on 12 April 2005
An interesting book and one which appears to be a labour of love for the author. The book is an fascinating read about a very contradictory man. The author also comments on and corrects certain aspects of the Spielberg film as well.
However, there are certain aspects of the book which could have been done better, ie proof reading, using better writing style and more adjectives, fact checking, spelling, removing certain "presentational styles" (ie constantly putting costs, place names, etc in brackets which breaks up the narrative) and more photographs.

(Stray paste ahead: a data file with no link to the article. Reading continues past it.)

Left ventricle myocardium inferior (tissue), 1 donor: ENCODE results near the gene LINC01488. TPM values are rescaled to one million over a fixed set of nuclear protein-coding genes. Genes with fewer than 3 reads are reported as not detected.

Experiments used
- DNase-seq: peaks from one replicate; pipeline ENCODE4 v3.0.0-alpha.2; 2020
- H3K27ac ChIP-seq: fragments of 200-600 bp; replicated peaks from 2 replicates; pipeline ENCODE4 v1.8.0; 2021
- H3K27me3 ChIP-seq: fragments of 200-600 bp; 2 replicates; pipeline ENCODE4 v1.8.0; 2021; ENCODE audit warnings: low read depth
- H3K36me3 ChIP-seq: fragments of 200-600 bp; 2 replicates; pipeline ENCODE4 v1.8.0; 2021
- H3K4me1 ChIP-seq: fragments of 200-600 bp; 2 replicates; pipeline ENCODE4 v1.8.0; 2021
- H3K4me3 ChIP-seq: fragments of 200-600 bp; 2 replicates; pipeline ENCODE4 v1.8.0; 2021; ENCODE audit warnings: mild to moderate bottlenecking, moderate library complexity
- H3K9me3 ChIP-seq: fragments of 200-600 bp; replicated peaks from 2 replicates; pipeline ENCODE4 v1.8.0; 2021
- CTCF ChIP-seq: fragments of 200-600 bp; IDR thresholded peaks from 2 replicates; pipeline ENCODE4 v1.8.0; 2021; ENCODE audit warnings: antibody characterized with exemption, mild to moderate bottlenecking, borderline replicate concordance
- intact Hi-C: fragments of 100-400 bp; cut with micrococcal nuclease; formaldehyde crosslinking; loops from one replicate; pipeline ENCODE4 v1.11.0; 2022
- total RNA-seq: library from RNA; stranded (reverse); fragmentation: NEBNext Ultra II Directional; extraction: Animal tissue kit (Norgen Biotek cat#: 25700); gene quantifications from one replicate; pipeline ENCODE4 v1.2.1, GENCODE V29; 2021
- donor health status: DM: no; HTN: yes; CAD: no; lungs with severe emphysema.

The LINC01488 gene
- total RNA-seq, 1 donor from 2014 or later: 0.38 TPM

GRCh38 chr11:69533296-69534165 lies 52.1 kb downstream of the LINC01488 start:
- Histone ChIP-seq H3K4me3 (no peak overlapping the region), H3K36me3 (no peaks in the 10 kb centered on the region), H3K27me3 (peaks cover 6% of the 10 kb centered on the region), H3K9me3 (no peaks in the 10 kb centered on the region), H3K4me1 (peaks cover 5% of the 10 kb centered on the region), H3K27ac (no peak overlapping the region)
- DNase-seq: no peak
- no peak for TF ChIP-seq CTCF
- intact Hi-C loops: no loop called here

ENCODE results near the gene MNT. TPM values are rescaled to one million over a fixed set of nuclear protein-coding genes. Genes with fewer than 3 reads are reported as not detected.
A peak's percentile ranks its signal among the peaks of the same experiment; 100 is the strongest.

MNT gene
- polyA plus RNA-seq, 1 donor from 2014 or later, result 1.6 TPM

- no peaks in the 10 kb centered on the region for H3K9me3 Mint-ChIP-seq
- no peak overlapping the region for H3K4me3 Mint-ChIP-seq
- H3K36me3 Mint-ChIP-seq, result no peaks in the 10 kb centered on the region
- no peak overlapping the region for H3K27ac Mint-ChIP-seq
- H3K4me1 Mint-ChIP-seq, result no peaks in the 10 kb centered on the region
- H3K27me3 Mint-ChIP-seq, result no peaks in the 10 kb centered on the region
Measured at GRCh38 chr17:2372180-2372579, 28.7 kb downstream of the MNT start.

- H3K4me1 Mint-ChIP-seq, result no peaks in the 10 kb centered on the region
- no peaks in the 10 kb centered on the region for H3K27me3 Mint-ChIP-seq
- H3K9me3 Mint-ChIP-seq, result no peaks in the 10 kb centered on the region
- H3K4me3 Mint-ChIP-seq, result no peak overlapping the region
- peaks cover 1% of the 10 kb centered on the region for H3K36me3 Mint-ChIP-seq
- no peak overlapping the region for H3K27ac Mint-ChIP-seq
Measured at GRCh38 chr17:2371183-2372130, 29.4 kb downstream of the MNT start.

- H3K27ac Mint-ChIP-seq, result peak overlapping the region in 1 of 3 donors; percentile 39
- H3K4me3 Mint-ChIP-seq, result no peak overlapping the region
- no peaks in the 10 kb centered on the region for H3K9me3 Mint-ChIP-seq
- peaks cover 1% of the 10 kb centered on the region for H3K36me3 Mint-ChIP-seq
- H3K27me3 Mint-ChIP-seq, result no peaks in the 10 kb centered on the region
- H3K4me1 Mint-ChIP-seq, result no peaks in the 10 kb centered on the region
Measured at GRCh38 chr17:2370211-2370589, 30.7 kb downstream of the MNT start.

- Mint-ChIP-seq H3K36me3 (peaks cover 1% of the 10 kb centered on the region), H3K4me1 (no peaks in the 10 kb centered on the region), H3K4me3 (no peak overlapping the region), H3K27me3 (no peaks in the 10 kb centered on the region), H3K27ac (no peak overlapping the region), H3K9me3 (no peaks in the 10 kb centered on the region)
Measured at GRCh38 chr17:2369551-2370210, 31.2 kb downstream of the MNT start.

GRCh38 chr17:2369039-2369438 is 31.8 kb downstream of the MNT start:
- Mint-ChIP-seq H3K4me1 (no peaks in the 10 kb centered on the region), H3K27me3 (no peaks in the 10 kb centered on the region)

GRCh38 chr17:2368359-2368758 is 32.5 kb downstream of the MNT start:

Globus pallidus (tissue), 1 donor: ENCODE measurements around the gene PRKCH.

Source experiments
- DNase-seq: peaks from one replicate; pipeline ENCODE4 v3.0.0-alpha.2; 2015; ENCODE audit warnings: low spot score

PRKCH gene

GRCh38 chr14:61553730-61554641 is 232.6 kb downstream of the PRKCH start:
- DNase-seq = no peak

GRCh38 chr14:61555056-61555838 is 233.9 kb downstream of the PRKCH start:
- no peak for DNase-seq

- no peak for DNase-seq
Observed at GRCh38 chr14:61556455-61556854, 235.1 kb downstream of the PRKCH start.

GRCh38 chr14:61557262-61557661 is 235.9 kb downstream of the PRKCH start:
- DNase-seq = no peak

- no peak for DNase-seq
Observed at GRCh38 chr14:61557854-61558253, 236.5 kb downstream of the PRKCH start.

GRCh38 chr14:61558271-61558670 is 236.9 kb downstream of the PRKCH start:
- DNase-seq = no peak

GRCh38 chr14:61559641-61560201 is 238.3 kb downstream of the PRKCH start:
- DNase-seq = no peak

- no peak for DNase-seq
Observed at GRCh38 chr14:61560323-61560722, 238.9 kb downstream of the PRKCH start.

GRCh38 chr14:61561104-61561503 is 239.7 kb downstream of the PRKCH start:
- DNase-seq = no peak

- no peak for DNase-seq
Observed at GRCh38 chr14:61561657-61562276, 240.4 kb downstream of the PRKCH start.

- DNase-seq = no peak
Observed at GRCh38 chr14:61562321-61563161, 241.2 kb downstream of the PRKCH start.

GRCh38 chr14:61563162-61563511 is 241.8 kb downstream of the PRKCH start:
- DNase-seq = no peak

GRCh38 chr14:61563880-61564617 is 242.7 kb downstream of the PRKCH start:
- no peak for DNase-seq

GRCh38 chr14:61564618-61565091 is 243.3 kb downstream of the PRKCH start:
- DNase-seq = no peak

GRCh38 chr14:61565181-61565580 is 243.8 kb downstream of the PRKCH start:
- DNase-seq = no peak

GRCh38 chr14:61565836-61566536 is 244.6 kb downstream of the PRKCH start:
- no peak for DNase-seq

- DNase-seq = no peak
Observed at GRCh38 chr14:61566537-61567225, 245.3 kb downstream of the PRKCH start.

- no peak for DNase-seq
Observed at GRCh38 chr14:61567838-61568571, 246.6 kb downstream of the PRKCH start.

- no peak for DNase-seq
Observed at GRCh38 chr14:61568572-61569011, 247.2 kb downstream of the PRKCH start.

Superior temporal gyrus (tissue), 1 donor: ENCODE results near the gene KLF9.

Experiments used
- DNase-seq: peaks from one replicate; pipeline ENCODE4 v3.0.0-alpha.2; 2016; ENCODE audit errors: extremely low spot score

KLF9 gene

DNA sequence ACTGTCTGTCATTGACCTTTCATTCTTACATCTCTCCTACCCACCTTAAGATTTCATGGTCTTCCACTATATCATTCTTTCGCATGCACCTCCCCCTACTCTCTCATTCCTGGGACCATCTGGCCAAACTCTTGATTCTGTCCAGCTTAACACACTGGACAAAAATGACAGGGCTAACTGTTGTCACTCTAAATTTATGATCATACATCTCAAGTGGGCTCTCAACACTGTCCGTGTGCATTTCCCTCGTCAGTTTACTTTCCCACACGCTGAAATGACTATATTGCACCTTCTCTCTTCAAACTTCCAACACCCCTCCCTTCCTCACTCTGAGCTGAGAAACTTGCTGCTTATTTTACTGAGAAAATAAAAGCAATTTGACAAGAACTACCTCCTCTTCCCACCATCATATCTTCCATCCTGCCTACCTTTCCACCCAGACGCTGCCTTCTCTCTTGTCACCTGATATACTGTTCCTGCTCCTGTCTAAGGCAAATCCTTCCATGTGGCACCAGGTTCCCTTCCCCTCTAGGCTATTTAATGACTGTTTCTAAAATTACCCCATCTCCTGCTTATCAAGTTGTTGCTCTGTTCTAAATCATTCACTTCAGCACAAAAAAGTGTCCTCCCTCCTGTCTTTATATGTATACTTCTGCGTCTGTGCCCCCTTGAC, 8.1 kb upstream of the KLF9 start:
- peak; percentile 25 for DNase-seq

A series of maps would have been a great help and rather than constantly putting the different spellings in brackets, why not have another appendix?
On the whole, a good read let down by some very basic mistakes hence only 4 stars
on 27 January 2007
A somewhat scholarly and academic work (unsurprisingly, as the author is an academic), yet an excellent book nevertheless with much cross referencing of the facts against Thomas Keneally's semi-ficticious "Schindler's Ark" and the film "Schindler's List". I thought the latter two works also excellent, but Crowe's book successfully identifies where the novelist and film director take an alternative path. A "must" for anyone wanting to follow in Oskar's trail in Poland and the Czech Republic.